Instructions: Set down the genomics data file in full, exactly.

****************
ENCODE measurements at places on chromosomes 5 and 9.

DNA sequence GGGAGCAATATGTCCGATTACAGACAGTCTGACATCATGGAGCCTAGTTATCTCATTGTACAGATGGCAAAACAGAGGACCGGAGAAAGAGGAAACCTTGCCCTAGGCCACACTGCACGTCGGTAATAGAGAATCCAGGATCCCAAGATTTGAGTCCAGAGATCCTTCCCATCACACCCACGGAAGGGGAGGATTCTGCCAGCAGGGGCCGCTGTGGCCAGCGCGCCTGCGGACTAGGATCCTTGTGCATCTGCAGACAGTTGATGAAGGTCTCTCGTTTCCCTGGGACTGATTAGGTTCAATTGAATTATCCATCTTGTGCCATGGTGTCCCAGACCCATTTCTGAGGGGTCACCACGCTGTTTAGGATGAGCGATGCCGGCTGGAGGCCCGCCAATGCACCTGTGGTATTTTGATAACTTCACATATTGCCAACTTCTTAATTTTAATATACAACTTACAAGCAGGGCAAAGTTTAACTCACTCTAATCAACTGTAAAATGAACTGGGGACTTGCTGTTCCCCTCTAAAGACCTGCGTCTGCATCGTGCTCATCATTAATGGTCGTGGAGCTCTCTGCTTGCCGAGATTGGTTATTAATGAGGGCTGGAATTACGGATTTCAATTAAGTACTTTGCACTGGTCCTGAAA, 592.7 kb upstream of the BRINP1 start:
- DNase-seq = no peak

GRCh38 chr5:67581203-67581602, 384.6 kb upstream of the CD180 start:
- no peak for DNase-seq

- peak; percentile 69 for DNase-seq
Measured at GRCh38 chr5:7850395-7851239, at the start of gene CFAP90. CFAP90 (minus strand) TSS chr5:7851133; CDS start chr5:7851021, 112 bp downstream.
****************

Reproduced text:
ENCODE measurements at places on chromosomes 5 and 9.

DNA sequence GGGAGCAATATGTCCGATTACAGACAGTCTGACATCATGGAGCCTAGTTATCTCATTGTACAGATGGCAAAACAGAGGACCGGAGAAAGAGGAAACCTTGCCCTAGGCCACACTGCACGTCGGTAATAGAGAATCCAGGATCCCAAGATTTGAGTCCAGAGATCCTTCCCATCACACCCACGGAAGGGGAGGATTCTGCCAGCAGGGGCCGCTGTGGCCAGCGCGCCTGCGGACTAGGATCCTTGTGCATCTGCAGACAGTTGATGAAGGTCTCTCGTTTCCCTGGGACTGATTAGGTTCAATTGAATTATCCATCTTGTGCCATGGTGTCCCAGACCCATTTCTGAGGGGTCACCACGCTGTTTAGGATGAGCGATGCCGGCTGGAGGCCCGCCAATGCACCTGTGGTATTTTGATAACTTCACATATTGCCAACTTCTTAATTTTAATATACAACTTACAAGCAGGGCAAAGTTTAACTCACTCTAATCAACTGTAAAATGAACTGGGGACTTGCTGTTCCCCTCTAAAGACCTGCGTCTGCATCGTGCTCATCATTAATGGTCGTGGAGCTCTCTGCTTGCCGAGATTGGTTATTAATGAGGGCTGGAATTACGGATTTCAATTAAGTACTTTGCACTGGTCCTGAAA, 592.7 kb upstream of the BRINP1 start:
- DNase-seq = no peak

GRCh38 chr5:67581203-67581602, 384.6 kb upstream of the CD180 start:
- no peak for DNase-seq

- peak; percentile 69 for DNase-seq
Measured at GRCh38 chr5:7850395-7851239, at the start of gene CFAP90. CFAP90 (minus strand) TSS chr5:7851133; CDS start chr5:7851021, 112 bp downstream.